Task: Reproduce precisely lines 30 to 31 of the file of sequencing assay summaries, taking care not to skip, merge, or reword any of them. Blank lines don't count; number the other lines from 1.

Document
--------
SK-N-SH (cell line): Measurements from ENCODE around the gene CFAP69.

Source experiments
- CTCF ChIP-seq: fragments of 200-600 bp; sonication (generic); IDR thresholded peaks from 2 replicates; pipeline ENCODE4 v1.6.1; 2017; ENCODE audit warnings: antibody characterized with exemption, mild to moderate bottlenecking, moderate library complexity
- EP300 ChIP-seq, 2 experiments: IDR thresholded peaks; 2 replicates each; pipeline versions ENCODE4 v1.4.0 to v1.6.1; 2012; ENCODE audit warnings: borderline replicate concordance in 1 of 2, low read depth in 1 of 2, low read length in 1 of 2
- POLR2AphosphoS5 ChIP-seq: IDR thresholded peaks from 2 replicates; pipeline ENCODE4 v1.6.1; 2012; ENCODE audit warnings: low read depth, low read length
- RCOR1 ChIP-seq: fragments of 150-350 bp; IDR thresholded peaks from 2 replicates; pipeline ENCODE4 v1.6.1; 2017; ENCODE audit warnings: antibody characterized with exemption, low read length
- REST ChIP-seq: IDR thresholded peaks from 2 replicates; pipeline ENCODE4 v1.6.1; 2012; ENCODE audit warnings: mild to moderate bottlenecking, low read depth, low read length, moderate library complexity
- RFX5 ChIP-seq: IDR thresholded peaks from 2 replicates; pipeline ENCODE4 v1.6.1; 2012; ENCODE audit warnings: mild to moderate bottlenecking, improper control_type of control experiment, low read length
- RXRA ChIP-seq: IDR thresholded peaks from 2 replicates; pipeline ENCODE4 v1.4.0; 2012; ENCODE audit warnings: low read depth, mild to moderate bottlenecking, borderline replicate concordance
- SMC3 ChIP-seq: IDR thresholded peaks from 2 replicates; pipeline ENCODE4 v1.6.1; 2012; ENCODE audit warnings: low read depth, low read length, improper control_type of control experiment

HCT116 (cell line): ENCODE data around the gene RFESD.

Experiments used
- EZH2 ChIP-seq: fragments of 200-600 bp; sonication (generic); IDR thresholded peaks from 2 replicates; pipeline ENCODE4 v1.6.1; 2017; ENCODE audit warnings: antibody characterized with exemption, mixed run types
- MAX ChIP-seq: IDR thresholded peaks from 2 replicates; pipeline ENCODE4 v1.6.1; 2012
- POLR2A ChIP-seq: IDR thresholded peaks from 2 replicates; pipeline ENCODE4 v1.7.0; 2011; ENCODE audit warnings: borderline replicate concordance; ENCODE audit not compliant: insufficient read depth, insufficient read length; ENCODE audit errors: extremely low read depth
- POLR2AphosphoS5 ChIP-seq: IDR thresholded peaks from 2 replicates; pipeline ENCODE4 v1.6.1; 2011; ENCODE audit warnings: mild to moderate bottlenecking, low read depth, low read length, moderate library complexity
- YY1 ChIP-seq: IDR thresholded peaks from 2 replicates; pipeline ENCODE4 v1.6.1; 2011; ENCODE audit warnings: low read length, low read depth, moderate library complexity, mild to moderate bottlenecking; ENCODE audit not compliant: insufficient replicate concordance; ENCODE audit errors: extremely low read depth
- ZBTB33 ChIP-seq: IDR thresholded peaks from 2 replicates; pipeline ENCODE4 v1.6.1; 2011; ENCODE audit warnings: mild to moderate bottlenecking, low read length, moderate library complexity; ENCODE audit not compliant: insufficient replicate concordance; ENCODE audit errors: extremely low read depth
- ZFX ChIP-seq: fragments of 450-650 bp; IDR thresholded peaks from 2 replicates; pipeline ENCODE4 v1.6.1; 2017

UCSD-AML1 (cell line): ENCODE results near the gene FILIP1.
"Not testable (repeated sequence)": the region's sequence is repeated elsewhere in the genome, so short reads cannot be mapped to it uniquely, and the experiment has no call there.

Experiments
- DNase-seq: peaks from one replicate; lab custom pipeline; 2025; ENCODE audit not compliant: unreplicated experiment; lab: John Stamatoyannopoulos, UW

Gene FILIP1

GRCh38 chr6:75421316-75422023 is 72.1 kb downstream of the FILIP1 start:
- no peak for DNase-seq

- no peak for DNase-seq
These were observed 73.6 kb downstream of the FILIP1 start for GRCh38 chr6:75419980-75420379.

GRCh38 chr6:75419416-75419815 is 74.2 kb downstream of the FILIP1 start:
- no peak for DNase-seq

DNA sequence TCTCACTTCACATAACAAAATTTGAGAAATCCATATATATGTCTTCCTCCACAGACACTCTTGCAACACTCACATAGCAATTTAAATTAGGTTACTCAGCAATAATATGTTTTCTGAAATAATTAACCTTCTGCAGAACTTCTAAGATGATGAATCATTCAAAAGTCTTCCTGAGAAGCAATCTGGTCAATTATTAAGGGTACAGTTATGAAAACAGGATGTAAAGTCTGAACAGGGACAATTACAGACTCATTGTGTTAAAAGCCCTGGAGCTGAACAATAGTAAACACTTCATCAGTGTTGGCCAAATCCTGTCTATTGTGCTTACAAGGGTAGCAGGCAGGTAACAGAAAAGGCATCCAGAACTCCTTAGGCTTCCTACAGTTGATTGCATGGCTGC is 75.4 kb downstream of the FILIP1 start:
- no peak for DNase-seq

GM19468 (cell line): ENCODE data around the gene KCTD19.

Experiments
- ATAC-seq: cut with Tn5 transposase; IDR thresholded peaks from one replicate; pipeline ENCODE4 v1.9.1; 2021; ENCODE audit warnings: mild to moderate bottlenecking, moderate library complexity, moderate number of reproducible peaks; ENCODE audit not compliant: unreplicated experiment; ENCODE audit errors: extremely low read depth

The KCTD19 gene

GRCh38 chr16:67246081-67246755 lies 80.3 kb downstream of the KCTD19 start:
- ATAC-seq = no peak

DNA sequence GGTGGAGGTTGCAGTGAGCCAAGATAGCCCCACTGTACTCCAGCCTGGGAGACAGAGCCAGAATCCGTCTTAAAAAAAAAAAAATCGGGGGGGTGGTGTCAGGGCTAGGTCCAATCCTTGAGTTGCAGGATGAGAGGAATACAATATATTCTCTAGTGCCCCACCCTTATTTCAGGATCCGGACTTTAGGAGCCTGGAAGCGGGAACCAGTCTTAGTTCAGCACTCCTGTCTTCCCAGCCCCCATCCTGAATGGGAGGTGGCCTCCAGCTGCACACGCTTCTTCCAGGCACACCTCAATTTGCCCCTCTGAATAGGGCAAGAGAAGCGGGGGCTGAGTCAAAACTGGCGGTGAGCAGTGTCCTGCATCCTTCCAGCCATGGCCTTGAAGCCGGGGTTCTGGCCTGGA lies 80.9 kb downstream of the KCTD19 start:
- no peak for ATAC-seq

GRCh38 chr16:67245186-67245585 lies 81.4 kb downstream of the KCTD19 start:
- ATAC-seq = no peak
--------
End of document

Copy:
- no peak for DNase-seq

DNA sequence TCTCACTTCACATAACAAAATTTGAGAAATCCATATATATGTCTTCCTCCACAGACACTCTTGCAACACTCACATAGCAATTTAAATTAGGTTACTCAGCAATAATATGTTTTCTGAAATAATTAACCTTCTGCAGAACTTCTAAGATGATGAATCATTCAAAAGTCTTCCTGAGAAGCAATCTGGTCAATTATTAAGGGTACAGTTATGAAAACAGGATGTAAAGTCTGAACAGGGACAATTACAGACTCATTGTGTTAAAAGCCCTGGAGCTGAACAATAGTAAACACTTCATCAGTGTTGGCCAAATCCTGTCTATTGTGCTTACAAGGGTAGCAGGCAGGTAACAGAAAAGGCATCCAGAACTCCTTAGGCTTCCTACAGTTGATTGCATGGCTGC is 75.4 kb downstream of the FILIP1 start: